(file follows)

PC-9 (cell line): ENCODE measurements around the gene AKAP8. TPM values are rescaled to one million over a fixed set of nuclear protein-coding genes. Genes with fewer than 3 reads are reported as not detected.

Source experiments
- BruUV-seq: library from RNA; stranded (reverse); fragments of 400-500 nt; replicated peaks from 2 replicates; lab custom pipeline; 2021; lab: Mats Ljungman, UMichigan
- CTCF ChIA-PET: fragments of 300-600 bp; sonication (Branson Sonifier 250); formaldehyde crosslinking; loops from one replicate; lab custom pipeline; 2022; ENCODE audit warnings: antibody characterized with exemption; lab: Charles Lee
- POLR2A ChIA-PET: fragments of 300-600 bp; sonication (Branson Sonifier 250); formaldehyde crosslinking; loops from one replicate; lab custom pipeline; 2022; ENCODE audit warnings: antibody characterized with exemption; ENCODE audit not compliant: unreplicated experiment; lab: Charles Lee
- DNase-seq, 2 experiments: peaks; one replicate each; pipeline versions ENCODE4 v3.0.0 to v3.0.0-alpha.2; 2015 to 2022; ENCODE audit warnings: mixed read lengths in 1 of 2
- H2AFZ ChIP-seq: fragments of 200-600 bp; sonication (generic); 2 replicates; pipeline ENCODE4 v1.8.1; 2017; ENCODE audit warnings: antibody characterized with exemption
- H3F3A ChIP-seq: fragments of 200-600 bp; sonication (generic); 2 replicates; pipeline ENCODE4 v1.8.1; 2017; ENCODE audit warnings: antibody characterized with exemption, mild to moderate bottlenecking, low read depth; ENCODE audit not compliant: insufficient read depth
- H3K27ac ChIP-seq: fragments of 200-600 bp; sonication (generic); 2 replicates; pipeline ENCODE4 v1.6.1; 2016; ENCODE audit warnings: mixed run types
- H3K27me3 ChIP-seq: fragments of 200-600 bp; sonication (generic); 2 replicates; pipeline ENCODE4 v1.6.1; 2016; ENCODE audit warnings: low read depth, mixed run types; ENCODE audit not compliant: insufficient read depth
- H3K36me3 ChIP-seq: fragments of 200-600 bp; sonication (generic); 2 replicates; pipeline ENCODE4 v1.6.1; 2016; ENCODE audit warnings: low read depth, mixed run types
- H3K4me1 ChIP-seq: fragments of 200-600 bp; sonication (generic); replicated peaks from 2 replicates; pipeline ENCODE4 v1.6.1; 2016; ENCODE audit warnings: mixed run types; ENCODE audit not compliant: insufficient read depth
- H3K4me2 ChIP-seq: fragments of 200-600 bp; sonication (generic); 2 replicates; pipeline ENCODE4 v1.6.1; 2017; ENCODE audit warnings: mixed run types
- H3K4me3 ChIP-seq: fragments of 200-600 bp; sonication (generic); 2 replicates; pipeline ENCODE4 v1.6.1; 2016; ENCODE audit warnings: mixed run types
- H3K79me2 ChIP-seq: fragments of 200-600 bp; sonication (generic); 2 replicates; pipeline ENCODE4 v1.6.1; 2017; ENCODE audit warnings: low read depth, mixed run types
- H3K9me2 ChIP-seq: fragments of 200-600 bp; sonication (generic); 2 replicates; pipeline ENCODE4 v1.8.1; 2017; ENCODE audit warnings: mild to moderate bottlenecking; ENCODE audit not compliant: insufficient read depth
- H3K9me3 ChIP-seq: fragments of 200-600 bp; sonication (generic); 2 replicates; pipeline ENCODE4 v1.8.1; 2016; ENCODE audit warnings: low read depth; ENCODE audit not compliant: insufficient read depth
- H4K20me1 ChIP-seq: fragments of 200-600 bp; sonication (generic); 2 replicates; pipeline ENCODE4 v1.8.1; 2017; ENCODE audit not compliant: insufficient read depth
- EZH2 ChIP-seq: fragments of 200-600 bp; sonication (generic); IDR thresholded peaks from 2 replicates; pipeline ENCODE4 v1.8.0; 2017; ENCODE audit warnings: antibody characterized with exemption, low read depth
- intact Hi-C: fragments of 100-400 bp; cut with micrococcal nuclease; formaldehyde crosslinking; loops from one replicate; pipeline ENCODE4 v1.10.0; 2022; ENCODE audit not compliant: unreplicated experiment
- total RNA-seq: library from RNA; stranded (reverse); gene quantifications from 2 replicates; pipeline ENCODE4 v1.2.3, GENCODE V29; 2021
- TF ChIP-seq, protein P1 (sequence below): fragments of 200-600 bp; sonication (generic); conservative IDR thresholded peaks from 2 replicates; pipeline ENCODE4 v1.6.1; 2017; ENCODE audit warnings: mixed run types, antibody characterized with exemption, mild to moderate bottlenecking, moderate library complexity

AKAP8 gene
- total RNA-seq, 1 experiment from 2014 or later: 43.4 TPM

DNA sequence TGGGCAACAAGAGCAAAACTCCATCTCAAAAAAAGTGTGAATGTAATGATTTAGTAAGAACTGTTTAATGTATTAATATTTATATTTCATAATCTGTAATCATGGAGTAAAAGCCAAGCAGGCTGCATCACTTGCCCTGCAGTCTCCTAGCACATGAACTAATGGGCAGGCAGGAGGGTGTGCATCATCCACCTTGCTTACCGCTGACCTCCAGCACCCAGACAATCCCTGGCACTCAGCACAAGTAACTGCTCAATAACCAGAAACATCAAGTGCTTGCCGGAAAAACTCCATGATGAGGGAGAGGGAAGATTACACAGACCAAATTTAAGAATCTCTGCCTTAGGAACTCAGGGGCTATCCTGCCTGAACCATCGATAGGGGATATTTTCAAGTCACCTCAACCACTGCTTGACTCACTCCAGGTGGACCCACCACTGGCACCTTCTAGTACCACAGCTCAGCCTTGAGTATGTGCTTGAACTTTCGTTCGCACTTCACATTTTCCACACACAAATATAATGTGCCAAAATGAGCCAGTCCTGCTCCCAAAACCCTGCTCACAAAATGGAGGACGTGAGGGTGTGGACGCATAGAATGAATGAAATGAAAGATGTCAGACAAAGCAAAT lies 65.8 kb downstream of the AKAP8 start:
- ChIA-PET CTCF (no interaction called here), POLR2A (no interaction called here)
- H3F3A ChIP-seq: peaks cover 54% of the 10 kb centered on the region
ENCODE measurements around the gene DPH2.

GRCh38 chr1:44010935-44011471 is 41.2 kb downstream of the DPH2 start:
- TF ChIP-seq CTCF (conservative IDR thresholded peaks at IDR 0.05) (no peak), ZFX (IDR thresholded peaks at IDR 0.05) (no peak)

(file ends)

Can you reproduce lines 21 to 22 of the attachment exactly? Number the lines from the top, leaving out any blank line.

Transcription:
- total RNA-seq: library from RNA; stranded (reverse); gene quantifications from 2 replicates; pipeline ENCODE4 v1.2.3, GENCODE V29; 2021
- TF ChIP-seq, protein P1 (sequence below): fragments of 200-600 bp; sonication (generic); conservative IDR thresholded peaks from 2 replicates; pipeline ENCODE4 v1.6.1; 2017; ENCODE audit warnings: mixed run types, antibody characterized with exemption, mild to moderate bottlenecking, moderate library complexity